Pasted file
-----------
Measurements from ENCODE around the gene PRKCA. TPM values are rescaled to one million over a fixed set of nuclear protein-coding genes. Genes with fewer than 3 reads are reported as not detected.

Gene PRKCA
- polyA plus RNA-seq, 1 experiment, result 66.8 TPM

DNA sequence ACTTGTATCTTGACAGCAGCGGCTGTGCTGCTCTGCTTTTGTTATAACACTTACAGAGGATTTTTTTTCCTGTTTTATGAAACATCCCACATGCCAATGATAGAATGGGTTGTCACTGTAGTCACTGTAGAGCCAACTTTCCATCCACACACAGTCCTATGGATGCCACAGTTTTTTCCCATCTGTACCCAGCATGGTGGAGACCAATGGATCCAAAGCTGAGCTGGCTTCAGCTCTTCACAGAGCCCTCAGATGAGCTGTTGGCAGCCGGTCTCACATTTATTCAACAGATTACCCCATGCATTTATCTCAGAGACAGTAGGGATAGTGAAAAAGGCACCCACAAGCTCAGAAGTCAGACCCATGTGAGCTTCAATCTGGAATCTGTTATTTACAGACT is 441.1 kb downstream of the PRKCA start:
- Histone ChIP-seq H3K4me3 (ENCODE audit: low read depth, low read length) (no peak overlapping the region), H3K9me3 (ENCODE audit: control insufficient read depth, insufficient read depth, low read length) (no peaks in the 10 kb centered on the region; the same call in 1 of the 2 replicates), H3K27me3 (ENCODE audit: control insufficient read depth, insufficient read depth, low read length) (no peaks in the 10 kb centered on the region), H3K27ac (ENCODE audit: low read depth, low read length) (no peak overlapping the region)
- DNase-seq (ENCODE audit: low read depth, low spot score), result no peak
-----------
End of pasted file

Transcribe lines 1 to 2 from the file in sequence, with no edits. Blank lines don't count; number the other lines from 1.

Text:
Measurements from ENCODE around the gene PRKCA. TPM values are rescaled to one million over a fixed set of nuclear protein-coding genes. Genes with fewer than 3 reads are reported as not detected.

Gene PRKCA